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Why Many Athletes Hate (yet still can’t give up) Yoga

two and a half years ago my days as a high intensity athlete became numbered due to injury, so i decide to try out yoga. for two and a half years i have been an on-again, off-again yogi. for two and a half years i have vacillated between loving yoga, and hating yoga. and after two and a half years, and a particularly challenging class this week, i have decided to discuss some of the reasons that i, and many athletes, hate (yet still can’t give up) yoga.

in yoga we are told to pursue progress not perfection. as athletes we are measured against perfection

 

as an athlete, this concept of “pursuing progress not perfection,” is counterintuitive to everything we have trained.

perhaps, as children, progress was preached; but the more advanced we become in our athletic careers, the more our goals turn toward perfection. while a coach will be pleased to see improvement in an athlete; the truth is that if their improvement maxes out at a level that is inferior to the level of their teammate, the will not get playing time.

as a professional, collegiate, and (these days) high-school athlete, every move made in sport is recorded. statistics exist for THE SOLE PURPOSE of measuring our degree of perfection. for our whole lives we have been measured, compared, celebrated, and reprimanded based on our statistical data. we strive for perfection on the court/field/track/pool/etc… because if we don’t, our competitors will, and we will lose.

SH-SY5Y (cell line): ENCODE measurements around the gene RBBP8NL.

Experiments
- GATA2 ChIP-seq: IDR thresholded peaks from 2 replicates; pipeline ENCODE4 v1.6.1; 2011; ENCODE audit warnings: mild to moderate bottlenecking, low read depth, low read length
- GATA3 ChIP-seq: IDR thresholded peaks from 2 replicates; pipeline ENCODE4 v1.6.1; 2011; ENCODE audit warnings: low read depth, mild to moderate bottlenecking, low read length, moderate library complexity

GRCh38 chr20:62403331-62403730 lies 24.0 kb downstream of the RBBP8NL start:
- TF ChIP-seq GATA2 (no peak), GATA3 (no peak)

as a lifetime athlete i want to work hard and outperform the others, because i strive to get as close to perfection in sport as i possibly can. which brings me to my next frustration in yoga…

yoga is not a platform for competition. as athletes competition is all we know

being an athlete is innate in my being; and consequently, so is competition. i grew up competing, and feeding off of the adrenaline that comes from out-performing others in sport. every athlete can relate to that rush of competitive emotion because it is who we are. it sticks with us for a lifetime.

i remember the first time a boy ever beat me in a foot race. i was in 5th grade and we were being tested for the Presidential Youth Fitness Program. he and i both received our presidential honors; but i had lost the run to him, and i was baffled. it was the first time i distinctly recall losing anything athletically, and i didn’t like it. from that point on, it became my mission to outperform him in every recess competition. if we were playing soccer, my mission was to steal the ball from him. if the boys were playing football and excluding the girls, i would force myself onto the team, and prove that i was as good (or better) than they were.